The Chancellor has confirmed his current position that all forms of the scheme will cease at the end of October 2020.

Other notable developments

Announcement regarding Statutory Redundancy when employees are on furlough – From 31 July 2020 new legislation was implemented to ensure that employees who benefitted from CJRS do not lose out on certain entitlements. The legislation is designed to ensure that a number of statutory rights including redundancy pay, notice pay and compensation for unfair dismissal are based on their ‘normal’ wage, rather than their furlough pay.

Record keeping – In order to evidence eligibility for the support measures, compliance and accuracy of the claim calculations (with evidence trails for computations), employers must retain permanent records for up to six years.

Job Support Scheme announcement – The new scheme, launching on 1 November 2020, will provide a critical lifeline for up to six months for those businesses that are able to provide workers with at least one third of their ‘normal’ working hours. This one-third test will be revisited by HMRC after 3 months to see whether this minimum threshold should be increased.

What should organisations consider now?

Making the decision whether to access flexible furlough

In order to claim a grant for those previously furloughed employees who you are bringing back to work for less than their ‘usual hours’ you will need to have detailed records of both the actual and ‘usual’ working hours and report this to HMRC. Accurate time recording and how that might be managed will be key in submitting correct claims. There are some practical relaxations where employees are being brought back from full furlough to work their usual hours part way through a claim period.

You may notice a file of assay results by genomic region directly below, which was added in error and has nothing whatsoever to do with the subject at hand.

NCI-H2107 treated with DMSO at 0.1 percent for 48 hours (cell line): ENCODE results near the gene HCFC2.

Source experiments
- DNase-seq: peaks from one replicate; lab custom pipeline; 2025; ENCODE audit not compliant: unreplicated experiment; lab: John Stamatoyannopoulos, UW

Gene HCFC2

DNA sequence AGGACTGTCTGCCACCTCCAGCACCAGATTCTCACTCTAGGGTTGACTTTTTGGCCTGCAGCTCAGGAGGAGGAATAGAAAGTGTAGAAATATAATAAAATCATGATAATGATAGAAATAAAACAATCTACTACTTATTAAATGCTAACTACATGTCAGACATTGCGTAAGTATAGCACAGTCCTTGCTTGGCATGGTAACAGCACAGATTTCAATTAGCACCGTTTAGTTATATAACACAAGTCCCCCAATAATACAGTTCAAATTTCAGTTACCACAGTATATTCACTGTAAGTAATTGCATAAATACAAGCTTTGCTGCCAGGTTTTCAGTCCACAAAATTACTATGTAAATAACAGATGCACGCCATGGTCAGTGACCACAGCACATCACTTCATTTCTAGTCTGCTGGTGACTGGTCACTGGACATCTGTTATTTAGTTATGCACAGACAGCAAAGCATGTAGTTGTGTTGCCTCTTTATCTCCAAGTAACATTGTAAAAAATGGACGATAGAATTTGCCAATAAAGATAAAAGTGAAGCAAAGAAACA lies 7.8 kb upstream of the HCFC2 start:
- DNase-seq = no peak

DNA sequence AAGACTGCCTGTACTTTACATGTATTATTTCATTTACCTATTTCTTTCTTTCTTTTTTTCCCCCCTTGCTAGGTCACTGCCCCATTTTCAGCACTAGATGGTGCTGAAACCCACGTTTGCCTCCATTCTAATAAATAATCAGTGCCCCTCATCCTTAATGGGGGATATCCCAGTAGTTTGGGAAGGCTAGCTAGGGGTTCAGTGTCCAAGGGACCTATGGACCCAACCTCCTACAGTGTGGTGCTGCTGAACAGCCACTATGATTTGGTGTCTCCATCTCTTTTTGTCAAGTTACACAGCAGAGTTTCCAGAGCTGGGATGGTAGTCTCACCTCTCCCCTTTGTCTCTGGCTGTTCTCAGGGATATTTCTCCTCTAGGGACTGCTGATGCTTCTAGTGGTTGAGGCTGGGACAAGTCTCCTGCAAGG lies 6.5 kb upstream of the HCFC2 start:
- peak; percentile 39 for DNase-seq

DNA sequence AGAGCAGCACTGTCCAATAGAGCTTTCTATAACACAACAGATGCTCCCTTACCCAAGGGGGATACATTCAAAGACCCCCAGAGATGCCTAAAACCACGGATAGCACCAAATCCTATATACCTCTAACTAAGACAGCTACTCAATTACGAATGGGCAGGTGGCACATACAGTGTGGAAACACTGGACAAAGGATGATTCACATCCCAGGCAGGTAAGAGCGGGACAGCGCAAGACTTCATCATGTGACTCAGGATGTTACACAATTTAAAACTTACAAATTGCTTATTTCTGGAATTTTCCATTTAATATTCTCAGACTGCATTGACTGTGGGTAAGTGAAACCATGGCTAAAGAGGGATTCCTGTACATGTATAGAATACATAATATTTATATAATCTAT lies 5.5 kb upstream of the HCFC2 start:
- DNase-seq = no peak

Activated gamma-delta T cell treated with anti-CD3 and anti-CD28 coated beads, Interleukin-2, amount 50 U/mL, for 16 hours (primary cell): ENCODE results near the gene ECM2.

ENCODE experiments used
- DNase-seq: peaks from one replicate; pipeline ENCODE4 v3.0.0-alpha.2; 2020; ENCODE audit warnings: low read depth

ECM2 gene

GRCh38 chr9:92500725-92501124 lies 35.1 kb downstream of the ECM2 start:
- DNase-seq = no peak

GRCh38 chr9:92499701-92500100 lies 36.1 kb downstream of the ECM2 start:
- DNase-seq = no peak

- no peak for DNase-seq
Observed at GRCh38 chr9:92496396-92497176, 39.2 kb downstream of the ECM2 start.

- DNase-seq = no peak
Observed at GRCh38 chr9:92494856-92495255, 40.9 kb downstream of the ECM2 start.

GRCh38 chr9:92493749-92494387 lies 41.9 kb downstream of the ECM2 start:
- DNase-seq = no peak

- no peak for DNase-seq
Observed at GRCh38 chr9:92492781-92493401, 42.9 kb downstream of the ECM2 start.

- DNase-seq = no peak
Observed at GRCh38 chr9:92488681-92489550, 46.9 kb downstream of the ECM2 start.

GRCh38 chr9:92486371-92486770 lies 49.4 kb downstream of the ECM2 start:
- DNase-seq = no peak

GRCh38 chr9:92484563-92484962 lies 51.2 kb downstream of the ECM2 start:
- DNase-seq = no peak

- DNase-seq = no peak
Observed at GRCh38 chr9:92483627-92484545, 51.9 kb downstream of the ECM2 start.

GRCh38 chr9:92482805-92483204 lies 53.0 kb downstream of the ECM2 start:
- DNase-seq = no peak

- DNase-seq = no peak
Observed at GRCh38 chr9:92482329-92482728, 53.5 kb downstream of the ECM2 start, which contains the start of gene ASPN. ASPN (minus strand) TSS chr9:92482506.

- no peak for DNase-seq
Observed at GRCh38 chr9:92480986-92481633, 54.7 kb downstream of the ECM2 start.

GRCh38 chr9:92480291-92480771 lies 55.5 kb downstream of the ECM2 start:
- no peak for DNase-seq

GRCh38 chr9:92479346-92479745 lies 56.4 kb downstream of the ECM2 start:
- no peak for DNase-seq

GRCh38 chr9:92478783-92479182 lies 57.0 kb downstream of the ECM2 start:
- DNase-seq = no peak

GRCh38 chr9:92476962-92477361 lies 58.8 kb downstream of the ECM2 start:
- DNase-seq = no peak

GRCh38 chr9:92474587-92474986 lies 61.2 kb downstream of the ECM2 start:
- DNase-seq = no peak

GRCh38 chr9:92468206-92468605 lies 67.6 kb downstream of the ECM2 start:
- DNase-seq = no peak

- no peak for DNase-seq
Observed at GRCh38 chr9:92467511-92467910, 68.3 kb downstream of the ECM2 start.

Agreeing to furlough employees

Employers must discuss the terms of furlough with their staff and make any changes to their terms of employment by agreement. From 1 July 2020, employers must obtain the agreement of staff to revise their furlough agreements and permit flexible furlough and part-time working arrangements. We would advise employers to seek legal advice on the process as the scheme does not infer an automatic right for an employer to furlough workers or reduce their hours or pay without agreement.

Making payments to employees

HMRC have provided revised and detailed instructions regarding the calculation of furlough pay. Given the need to ensure accuracy, these instructions should be considered carefully by employers when making payments to staff. The latest guidance explains how pay is to be apportioned across a number of scenarios and different pay reference periods. HMRC have also introduced the facility to correct errors through the CJRS claims portal.

What support is available to help you at this critical time?

HMRC and the Government have regularly updated and refined their guidance to help employers accurately calculate claims under CJRS. This has been a complex and challenging undertaking for many employers and will continue to be so with the introduction of Flexi Furlough from 1 July.

If you have concerns about any aspects of the claims you have made or how to navigate through this process, an independent review by our specialist team of the approach that you have taken and positions adopted will help provide assurance. We can support you where needed, whether you are concerned about the eligibility criteria, the specifics of your calculations in each pay period or the legal positions that you have adopted.

Contact us

John Harding

John Harding

Partner, Employment, PwC United Kingdom

Tel: +44 (0)7801 042607

Follow us